As Afghanistan celebrates the 98th anniversary of its independence from the British Empire today, another English-speaking power mulls its military involvement in
As Afghanistan celebrates the 98th anniversary of its independence from the British Empire today, another English-speaking power mulls its military involvement in the nation.
The debate comes as the Taliban have steadily resurged to their strongest position since 2001, controlling or contesting areas containing more than a third of the country’s 35 million citizens. Taliban attacks have increased even in firmly government held-areas; a June truck bombing in Kabul left more than 80 dead, and mortars struck last year’s Independence Day celebration in provincial capital Asad Abad.
At Camp David, the Trump administration will debate its Afghanistan strategy. Secretary of Defence of Jim Mattis and National Security Adviser HR McMaster support sending an additional 5,000 troops to support the 8,400 American soldiers deployed in Afghanistan, while a plan to replace US troops with private military contractors is being considered.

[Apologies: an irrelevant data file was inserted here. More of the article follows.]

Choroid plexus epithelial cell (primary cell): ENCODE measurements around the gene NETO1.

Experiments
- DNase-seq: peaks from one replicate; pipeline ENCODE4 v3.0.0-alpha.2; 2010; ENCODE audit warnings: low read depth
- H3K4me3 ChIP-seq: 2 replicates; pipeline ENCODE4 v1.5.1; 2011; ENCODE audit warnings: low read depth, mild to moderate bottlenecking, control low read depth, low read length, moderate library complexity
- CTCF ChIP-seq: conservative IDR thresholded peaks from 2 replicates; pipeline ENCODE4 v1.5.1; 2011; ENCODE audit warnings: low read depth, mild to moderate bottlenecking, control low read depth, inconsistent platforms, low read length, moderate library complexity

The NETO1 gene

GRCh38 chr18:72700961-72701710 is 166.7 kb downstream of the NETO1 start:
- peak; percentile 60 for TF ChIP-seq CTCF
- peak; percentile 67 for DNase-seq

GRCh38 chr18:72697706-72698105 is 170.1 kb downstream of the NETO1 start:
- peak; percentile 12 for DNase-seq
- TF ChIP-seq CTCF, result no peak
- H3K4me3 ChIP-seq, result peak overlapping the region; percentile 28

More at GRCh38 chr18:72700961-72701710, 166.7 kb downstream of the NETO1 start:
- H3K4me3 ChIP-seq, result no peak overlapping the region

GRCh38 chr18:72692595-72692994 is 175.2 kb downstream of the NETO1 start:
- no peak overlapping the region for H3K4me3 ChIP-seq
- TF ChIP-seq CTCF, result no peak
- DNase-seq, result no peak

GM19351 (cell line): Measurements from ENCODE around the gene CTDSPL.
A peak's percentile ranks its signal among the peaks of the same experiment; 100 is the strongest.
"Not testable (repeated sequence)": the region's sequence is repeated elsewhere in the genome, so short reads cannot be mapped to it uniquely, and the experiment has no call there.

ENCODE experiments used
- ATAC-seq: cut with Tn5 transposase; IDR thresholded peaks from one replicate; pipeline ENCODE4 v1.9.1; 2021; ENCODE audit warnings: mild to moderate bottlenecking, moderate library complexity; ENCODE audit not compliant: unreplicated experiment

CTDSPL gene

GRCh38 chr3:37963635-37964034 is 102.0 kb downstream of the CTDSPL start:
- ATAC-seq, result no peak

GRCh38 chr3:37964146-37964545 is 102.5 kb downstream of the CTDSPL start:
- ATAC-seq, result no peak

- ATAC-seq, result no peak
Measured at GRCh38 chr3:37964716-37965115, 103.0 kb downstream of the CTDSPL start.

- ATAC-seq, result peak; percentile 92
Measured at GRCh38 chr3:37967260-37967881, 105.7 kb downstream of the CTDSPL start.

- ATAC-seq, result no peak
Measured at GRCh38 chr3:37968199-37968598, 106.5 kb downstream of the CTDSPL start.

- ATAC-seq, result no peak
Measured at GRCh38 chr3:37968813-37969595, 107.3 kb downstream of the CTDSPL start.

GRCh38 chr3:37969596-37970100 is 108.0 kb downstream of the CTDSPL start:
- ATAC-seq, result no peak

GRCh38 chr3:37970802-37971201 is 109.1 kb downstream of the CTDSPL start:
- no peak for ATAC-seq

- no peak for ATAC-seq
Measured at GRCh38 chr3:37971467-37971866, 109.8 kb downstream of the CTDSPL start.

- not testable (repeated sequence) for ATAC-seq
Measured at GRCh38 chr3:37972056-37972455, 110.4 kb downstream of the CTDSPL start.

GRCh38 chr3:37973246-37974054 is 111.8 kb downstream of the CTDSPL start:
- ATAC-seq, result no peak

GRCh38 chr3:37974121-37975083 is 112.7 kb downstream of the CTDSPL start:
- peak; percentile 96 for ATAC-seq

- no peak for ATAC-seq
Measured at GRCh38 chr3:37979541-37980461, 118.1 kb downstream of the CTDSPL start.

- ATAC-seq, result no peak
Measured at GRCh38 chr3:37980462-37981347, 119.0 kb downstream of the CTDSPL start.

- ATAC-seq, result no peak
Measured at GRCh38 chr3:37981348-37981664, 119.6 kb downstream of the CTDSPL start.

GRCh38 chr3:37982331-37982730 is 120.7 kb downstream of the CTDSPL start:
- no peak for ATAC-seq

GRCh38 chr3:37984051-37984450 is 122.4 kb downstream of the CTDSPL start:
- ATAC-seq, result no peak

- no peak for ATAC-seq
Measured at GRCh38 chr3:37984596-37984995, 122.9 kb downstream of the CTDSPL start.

Private or US Army troop escalation is expected to be used to ramp up combat operations, scuttling any plans for a unity government with the Taliban. Afghanis will likely find themselves in a familiar situation; the US-backed government will continue to control major population centres, while the Taliban strengthens its grip on the expansive rural countryside